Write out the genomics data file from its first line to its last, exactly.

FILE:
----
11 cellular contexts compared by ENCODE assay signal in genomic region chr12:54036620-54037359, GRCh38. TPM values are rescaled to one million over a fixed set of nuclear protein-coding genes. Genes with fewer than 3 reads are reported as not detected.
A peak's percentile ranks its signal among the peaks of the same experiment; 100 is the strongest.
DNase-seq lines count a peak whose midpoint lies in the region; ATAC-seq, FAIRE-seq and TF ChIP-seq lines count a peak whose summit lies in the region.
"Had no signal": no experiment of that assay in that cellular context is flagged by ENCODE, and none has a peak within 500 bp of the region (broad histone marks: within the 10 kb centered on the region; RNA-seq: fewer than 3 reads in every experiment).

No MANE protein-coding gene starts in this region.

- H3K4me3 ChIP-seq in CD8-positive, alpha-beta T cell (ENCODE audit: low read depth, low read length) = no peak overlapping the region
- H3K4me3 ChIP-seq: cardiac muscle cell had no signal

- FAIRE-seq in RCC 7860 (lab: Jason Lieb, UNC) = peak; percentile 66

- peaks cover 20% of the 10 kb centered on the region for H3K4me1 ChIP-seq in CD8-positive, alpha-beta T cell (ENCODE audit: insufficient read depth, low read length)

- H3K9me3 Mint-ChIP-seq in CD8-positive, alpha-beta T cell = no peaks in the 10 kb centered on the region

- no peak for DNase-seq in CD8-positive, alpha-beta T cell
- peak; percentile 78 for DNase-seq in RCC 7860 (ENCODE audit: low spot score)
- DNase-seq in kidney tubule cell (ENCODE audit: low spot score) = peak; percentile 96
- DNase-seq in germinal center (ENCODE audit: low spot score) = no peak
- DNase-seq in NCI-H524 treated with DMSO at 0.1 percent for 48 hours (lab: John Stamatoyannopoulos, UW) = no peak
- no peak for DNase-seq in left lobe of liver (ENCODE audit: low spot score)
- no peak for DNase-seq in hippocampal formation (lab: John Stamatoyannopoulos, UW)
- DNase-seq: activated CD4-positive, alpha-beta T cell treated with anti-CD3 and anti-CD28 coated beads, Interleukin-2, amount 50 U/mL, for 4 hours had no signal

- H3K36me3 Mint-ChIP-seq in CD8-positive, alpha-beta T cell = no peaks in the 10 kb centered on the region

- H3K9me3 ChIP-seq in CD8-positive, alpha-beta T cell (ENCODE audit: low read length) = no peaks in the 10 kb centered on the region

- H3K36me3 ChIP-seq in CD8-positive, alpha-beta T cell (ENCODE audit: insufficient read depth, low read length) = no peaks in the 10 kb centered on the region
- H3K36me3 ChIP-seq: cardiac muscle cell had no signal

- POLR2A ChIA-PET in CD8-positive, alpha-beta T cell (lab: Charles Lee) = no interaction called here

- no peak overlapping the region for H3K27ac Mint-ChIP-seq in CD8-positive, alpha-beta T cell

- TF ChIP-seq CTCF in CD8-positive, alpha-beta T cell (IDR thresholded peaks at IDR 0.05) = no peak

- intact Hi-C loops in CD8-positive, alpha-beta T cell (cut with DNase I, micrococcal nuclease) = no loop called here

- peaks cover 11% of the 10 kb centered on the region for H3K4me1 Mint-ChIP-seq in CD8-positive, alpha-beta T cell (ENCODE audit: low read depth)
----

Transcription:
11 cellular contexts compared by ENCODE assay signal in genomic region chr12:54036620-54037359, GRCh38. TPM values are rescaled to one million over a fixed set of nuclear protein-coding genes. Genes with fewer than 3 reads are reported as not detected.
A peak's percentile ranks its signal among the peaks of the same experiment; 100 is the strongest.
DNase-seq lines count a peak whose midpoint lies in the region; ATAC-seq, FAIRE-seq and TF ChIP-seq lines count a peak whose summit lies in the region.
"Had no signal": no experiment of that assay in that cellular context is flagged by ENCODE, and none has a peak within 500 bp of the region (broad histone marks: within the 10 kb centered on the region; RNA-seq: fewer than 3 reads in every experiment).

No MANE protein-coding gene starts in this region.

- H3K4me3 ChIP-seq in CD8-positive, alpha-beta T cell (ENCODE audit: low read depth, low read length) = no peak overlapping the region
- H3K4me3 ChIP-seq: cardiac muscle cell had no signal

- FAIRE-seq in RCC 7860 (lab: Jason Lieb, UNC) = peak; percentile 66

- peaks cover 20% of the 10 kb centered on the region for H3K4me1 ChIP-seq in CD8-positive, alpha-beta T cell (ENCODE audit: insufficient read depth, low read length)

- H3K9me3 Mint-ChIP-seq in CD8-positive, alpha-beta T cell = no peaks in the 10 kb centered on the region

- no peak for DNase-seq in CD8-positive, alpha-beta T cell
- peak; percentile 78 for DNase-seq in RCC 7860 (ENCODE audit: low spot score)
- DNase-seq in kidney tubule cell (ENCODE audit: low spot score) = peak; percentile 96
- DNase-seq in germinal center (ENCODE audit: low spot score) = no peak
- DNase-seq in NCI-H524 treated with DMSO at 0.1 percent for 48 hours (lab: John Stamatoyannopoulos, UW) = no peak
- no peak for DNase-seq in left lobe of liver (ENCODE audit: low spot score)
- no peak for DNase-seq in hippocampal formation (lab: John Stamatoyannopoulos, UW)
- DNase-seq: activated CD4-positive, alpha-beta T cell treated with anti-CD3 and anti-CD28 coated beads, Interleukin-2, amount 50 U/mL, for 4 hours had no signal

- H3K36me3 Mint-ChIP-seq in CD8-positive, alpha-beta T cell = no peaks in the 10 kb centered on the region

- H3K9me3 ChIP-seq in CD8-positive, alpha-beta T cell (ENCODE audit: low read length) = no peaks in the 10 kb centered on the region

- H3K36me3 ChIP-seq in CD8-positive, alpha-beta T cell (ENCODE audit: insufficient read depth, low read length) = no peaks in the 10 kb centered on the region
- H3K36me3 ChIP-seq: cardiac muscle cell had no signal

- POLR2A ChIA-PET in CD8-positive, alpha-beta T cell (lab: Charles Lee) = no interaction called here

- no peak overlapping the region for H3K27ac Mint-ChIP-seq in CD8-positive, alpha-beta T cell

- TF ChIP-seq CTCF in CD8-positive, alpha-beta T cell (IDR thresholded peaks at IDR 0.05) = no peak

- intact Hi-C loops in CD8-positive, alpha-beta T cell (cut with DNase I, micrococcal nuclease) = no loop called here

- peaks cover 11% of the 10 kb centered on the region for H3K4me1 Mint-ChIP-seq in CD8-positive, alpha-beta T cell (ENCODE audit: low read depth)